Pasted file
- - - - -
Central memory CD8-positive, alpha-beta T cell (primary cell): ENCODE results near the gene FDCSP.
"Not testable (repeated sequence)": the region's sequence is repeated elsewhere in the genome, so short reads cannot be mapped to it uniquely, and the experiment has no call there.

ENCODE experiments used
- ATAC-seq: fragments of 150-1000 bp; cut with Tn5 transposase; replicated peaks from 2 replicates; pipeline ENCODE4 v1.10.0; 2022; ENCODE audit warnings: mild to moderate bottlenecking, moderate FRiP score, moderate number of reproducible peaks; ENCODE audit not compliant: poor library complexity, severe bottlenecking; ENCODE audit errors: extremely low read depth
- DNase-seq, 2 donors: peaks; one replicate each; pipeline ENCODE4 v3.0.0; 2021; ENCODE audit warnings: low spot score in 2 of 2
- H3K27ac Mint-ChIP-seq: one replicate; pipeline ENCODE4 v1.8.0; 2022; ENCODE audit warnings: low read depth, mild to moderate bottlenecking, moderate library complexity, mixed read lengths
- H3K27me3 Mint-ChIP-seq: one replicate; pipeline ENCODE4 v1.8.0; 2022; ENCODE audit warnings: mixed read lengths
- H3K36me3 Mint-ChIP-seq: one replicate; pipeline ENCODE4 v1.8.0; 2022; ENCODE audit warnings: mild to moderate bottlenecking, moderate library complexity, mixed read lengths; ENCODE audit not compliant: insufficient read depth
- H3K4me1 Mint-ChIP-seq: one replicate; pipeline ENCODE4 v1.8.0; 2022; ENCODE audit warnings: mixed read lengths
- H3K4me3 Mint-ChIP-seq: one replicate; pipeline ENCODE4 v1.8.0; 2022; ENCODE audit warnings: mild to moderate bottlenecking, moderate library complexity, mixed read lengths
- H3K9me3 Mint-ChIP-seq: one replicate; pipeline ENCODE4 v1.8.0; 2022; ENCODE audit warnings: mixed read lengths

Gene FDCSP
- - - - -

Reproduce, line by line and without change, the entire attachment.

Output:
Central memory CD8-positive, alpha-beta T cell (primary cell): ENCODE results near the gene FDCSP.
"Not testable (repeated sequence)": the region's sequence is repeated elsewhere in the genome, so short reads cannot be mapped to it uniquely, and the experiment has no call there.

ENCODE experiments used
- ATAC-seq: fragments of 150-1000 bp; cut with Tn5 transposase; replicated peaks from 2 replicates; pipeline ENCODE4 v1.10.0; 2022; ENCODE audit warnings: mild to moderate bottlenecking, moderate FRiP score, moderate number of reproducible peaks; ENCODE audit not compliant: poor library complexity, severe bottlenecking; ENCODE audit errors: extremely low read depth
- DNase-seq, 2 donors: peaks; one replicate each; pipeline ENCODE4 v3.0.0; 2021; ENCODE audit warnings: low spot score in 2 of 2
- H3K27ac Mint-ChIP-seq: one replicate; pipeline ENCODE4 v1.8.0; 2022; ENCODE audit warnings: low read depth, mild to moderate bottlenecking, moderate library complexity, mixed read lengths
- H3K27me3 Mint-ChIP-seq: one replicate; pipeline ENCODE4 v1.8.0; 2022; ENCODE audit warnings: mixed read lengths
- H3K36me3 Mint-ChIP-seq: one replicate; pipeline ENCODE4 v1.8.0; 2022; ENCODE audit warnings: mild to moderate bottlenecking, moderate library complexity, mixed read lengths; ENCODE audit not compliant: insufficient read depth
- H3K4me1 Mint-ChIP-seq: one replicate; pipeline ENCODE4 v1.8.0; 2022; ENCODE audit warnings: mixed read lengths
- H3K4me3 Mint-ChIP-seq: one replicate; pipeline ENCODE4 v1.8.0; 2022; ENCODE audit warnings: mild to moderate bottlenecking, moderate library complexity, mixed read lengths
- H3K9me3 Mint-ChIP-seq: one replicate; pipeline ENCODE4 v1.8.0; 2022; ENCODE audit warnings: mixed read lengths

Gene FDCSP